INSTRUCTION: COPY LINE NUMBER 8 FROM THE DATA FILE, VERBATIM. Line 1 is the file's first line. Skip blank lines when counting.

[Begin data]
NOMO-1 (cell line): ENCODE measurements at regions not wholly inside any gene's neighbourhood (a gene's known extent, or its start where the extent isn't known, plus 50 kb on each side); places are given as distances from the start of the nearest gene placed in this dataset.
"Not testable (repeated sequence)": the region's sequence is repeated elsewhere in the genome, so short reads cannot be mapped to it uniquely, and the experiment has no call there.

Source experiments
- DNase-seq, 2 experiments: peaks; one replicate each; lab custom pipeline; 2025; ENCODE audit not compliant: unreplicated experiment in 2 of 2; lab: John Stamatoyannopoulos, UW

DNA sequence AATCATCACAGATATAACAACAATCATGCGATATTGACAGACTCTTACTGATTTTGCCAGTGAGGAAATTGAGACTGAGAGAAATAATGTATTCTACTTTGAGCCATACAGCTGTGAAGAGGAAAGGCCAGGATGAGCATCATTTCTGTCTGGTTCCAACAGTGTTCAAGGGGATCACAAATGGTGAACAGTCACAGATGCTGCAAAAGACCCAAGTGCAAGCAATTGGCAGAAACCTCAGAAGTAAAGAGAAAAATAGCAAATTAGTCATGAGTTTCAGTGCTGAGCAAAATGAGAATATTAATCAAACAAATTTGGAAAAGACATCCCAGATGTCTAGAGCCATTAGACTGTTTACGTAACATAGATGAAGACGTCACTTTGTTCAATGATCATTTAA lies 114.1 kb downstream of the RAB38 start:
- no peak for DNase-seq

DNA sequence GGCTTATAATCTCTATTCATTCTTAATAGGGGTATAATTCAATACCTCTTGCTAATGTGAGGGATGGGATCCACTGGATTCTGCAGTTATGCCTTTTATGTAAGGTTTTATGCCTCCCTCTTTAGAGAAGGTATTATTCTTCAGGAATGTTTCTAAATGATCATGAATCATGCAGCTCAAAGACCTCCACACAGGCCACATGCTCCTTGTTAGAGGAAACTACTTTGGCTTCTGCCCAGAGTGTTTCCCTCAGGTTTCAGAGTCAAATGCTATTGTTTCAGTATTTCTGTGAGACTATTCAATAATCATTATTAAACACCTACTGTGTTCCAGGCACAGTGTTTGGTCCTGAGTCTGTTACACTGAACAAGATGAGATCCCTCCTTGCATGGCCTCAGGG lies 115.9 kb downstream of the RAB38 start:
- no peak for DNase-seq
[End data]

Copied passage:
- no peak for DNase-seq